What combination of circumstances brought forth each prediction we do not know. The original coincidences have been lost and all that remains are the series of intricate tabulations and data, as curious and as arbitrary as the signs read on tea leaves, or the fortunes ascribed to numbers.
Each planet was the indicator of certain diseases, most of which are associated with the part of the body of which that planet was ruler. When a planet was within fifteen degrees of the Sun, it was still within reach of its emanations, but when within twelve degrees it became burnt and useless. A planet was entirely devoid of power when its motion appeared to be retrograde. The Moon was powerless when in the Milky Way. The planets were at the height of their power in the fifth, seventh, tenth and eleventh houses. They were weak in the sixth, eighth and twelfth, but the ruler of those houses portended evil to all with whom he shared an aspect.
The houses of the heavens were allotted to specialities. The first belongs to the questioner or client, and the fourth to medicine, in which house a practitioner may read whether the medicine will be alleviating to the patient.
For casting the horoscope of the disease the Moon must be set to the place in the zodiac where it was at the hour of attack. The times of crises will come when the Moon is in quadrature or opposition, and the intermediate symptomatic days can be found in a similar manner.
After finding the time of crises, the doctor must make out a map of the heavens:
"If you see the Moon hampered, everything contrary and unpropitious, you will decide that nature will succumb to disease."
That sounds like extraordinarily bad psychology, but:
"The contrary would be the case if the Moon was connected only with more favorable planets and fixed stars."
And what ill-omened illness cast the doctors in ill repute so that certain combinations would curse their business forever?
"When the map of the sky at the beginning of the disease has been set up, the seventh house must be examined carefully and if a malignant planet is located there, or if a planet there catches the emanations of a malignant planet, the ruler of the house will be unpropitious and as the ruler of the seventh house is the significator of the doctor, it is seen that he will suffer, so the patient will take care that the present doctor is discharged and another one found."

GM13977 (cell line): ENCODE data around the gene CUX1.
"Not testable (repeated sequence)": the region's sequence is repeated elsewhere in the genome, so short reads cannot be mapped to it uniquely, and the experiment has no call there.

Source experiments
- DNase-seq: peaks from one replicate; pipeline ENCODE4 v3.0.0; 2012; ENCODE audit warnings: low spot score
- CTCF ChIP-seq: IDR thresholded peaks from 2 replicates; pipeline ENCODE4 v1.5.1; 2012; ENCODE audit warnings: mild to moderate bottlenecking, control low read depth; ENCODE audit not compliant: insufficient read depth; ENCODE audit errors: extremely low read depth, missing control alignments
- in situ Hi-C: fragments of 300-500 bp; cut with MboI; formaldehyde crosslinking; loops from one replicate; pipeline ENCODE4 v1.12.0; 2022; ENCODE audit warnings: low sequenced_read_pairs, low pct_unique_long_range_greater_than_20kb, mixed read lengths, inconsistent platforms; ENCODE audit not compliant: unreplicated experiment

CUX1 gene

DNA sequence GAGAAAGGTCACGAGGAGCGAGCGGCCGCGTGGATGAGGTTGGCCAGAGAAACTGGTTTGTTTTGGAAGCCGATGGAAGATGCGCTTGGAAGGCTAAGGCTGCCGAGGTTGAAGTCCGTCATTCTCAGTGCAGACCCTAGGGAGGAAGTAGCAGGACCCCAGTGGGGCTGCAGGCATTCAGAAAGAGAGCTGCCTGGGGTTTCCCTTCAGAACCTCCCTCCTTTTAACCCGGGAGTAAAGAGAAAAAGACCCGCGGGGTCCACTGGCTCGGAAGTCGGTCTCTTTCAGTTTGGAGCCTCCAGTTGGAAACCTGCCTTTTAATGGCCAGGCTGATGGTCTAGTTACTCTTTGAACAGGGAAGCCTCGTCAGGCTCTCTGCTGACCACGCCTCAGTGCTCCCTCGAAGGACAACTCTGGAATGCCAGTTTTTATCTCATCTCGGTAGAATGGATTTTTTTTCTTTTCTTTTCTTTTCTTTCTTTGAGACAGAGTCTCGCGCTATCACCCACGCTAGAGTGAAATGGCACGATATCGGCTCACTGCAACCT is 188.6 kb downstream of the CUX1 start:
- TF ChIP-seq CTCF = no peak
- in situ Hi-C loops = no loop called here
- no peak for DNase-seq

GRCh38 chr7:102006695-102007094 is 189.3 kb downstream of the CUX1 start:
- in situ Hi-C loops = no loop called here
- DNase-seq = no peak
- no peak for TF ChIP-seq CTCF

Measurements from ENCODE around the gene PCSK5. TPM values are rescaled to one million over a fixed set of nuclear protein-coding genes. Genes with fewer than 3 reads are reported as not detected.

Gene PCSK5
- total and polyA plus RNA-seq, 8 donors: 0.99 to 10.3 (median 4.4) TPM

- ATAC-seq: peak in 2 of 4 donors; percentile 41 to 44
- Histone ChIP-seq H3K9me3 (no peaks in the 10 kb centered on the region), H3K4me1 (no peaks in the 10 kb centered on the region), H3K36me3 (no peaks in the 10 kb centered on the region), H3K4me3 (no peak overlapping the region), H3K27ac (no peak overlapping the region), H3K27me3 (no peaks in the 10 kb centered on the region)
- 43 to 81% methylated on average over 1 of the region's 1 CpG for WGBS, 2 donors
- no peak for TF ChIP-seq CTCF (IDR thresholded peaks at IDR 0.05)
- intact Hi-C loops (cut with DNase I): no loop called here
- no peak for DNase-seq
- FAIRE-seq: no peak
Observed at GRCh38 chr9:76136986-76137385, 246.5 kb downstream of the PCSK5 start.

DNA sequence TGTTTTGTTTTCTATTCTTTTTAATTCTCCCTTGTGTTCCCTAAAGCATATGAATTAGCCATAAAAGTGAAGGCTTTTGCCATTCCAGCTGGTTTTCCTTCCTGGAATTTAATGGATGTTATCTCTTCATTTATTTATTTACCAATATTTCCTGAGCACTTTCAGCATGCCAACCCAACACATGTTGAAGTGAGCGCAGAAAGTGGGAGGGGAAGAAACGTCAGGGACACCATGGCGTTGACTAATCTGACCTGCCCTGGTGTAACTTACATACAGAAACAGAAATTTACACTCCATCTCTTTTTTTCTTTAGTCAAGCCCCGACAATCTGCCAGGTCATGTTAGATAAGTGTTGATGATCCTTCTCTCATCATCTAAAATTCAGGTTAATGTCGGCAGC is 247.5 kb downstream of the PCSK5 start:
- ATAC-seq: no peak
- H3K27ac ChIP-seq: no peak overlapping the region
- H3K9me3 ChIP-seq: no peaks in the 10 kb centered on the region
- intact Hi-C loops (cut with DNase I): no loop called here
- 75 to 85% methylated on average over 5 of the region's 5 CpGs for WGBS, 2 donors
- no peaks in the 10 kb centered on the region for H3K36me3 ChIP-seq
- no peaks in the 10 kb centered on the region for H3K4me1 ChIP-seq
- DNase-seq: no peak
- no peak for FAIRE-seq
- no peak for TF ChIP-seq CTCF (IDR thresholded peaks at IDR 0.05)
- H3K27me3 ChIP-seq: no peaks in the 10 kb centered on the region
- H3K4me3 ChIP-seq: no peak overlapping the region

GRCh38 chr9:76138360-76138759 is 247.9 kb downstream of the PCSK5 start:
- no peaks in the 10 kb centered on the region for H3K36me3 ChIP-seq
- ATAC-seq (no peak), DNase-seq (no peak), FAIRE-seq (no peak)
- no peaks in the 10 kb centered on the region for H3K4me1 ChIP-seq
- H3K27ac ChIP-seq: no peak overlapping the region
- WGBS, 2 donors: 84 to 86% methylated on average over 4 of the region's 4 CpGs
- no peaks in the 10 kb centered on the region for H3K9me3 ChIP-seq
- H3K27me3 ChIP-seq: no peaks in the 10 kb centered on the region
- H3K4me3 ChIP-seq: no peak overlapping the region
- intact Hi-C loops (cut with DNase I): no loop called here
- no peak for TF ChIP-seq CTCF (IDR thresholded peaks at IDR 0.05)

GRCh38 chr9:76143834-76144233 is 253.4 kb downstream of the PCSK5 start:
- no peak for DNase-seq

Was that restriction originally made so that the patient would have reason to dismiss a man whose bedside manner was disagreeable; just as the doctors were careful to add the following as an excuse for themselves?
"The times of distant crises are apt to change, not only because of the stars, as we have been hearing, but for other reasons, which are numbered as six by the doctors, as these lines show:
"'The times of crises are changed we're aware By causes, strength, symptoms, stars, medicine and care.'"
After all, the poor physicians had to have some way out if the unexpected happened.
The planets were not only represented by colors and flowers and parts of the body, but by metals as well.
"The bodies sevene eek, lo. hem heer anoon
Sol gold is, and Luna silver we threpe,
Mars yren, Mercuries quik-silver we clepe,
Saturnus leed, and Jupiter is tin,
And Venus coper by my fader kin!"
Thus Chaucer describes them in Chanoun Yemannes Tale, which is the story of an alchemist whose intentions were none too good. Alchemy was not always a device to fool the ignorant. It was a half-science, closely allied to astrology, and no more irrational. Just as the men and heavens were thought to be made in the same pattern so all metals were thought to have a common base, something a bit like the soul of quicksilver, but a more subtle quicksilver than was known, which when touched with something like sulphur, only a more philosophic sulphur, would produce any metal. The alchemists searched for this omnisolvent which would dissolve everything into this original soulful state (how they meant to keep it when they had it, if it would dissolve every kind of container they do not tell), and they sought the Philosopher's Stone, the elixir of life, not only to transmute the soul of quicksilver into gold, but to give mortals an indefinite span of years.
Such aims, if sincere, sound incredible, but they were no more absurd than the mythical Fountain of Youth which led Ponce de Leon to make his wonderful explorations in southeast America; and for the transmutation of metals there was a real basis.